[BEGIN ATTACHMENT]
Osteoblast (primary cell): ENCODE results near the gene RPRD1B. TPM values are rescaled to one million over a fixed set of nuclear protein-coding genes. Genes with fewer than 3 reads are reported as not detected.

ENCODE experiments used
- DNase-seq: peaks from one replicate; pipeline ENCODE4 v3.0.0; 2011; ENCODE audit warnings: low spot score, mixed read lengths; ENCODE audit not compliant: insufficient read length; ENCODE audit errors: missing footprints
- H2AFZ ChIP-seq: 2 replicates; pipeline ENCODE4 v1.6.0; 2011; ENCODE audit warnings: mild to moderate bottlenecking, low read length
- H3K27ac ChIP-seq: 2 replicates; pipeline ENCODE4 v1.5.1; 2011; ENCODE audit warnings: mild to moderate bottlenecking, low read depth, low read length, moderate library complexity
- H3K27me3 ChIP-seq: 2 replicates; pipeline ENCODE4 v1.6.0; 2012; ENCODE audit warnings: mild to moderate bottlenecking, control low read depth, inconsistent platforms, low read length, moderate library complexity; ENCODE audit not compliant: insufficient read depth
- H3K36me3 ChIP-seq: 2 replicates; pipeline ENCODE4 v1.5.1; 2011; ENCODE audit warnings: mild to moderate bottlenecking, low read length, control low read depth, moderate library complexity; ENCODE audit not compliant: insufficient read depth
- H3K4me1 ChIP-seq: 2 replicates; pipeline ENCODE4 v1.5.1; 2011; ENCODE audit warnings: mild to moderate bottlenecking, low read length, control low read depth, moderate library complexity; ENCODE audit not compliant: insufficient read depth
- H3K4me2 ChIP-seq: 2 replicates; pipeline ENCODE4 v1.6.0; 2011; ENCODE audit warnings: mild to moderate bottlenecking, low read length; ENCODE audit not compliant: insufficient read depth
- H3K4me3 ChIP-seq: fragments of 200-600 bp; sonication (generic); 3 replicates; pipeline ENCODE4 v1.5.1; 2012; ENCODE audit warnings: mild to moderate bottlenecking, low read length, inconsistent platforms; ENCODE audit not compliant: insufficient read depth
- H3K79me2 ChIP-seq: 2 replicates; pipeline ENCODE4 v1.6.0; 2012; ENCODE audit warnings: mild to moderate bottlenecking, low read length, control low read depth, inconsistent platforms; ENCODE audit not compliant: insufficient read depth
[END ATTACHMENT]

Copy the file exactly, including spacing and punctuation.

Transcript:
Osteoblast (primary cell): ENCODE results near the gene RPRD1B. TPM values are rescaled to one million over a fixed set of nuclear protein-coding genes. Genes with fewer than 3 reads are reported as not detected.

ENCODE experiments used
- DNase-seq: peaks from one replicate; pipeline ENCODE4 v3.0.0; 2011; ENCODE audit warnings: low spot score, mixed read lengths; ENCODE audit not compliant: insufficient read length; ENCODE audit errors: missing footprints
- H2AFZ ChIP-seq: 2 replicates; pipeline ENCODE4 v1.6.0; 2011; ENCODE audit warnings: mild to moderate bottlenecking, low read length
- H3K27ac ChIP-seq: 2 replicates; pipeline ENCODE4 v1.5.1; 2011; ENCODE audit warnings: mild to moderate bottlenecking, low read depth, low read length, moderate library complexity
- H3K27me3 ChIP-seq: 2 replicates; pipeline ENCODE4 v1.6.0; 2012; ENCODE audit warnings: mild to moderate bottlenecking, control low read depth, inconsistent platforms, low read length, moderate library complexity; ENCODE audit not compliant: insufficient read depth
- H3K36me3 ChIP-seq: 2 replicates; pipeline ENCODE4 v1.5.1; 2011; ENCODE audit warnings: mild to moderate bottlenecking, low read length, control low read depth, moderate library complexity; ENCODE audit not compliant: insufficient read depth
- H3K4me1 ChIP-seq: 2 replicates; pipeline ENCODE4 v1.5.1; 2011; ENCODE audit warnings: mild to moderate bottlenecking, low read length, control low read depth, moderate library complexity; ENCODE audit not compliant: insufficient read depth
- H3K4me2 ChIP-seq: 2 replicates; pipeline ENCODE4 v1.6.0; 2011; ENCODE audit warnings: mild to moderate bottlenecking, low read length; ENCODE audit not compliant: insufficient read depth
- H3K4me3 ChIP-seq: fragments of 200-600 bp; sonication (generic); 3 replicates; pipeline ENCODE4 v1.5.1; 2012; ENCODE audit warnings: mild to moderate bottlenecking, low read length, inconsistent platforms; ENCODE audit not compliant: insufficient read depth
- H3K79me2 ChIP-seq: 2 replicates; pipeline ENCODE4 v1.6.0; 2012; ENCODE audit warnings: mild to moderate bottlenecking, low read length, control low read depth, inconsistent platforms; ENCODE audit not compliant: insufficient read depth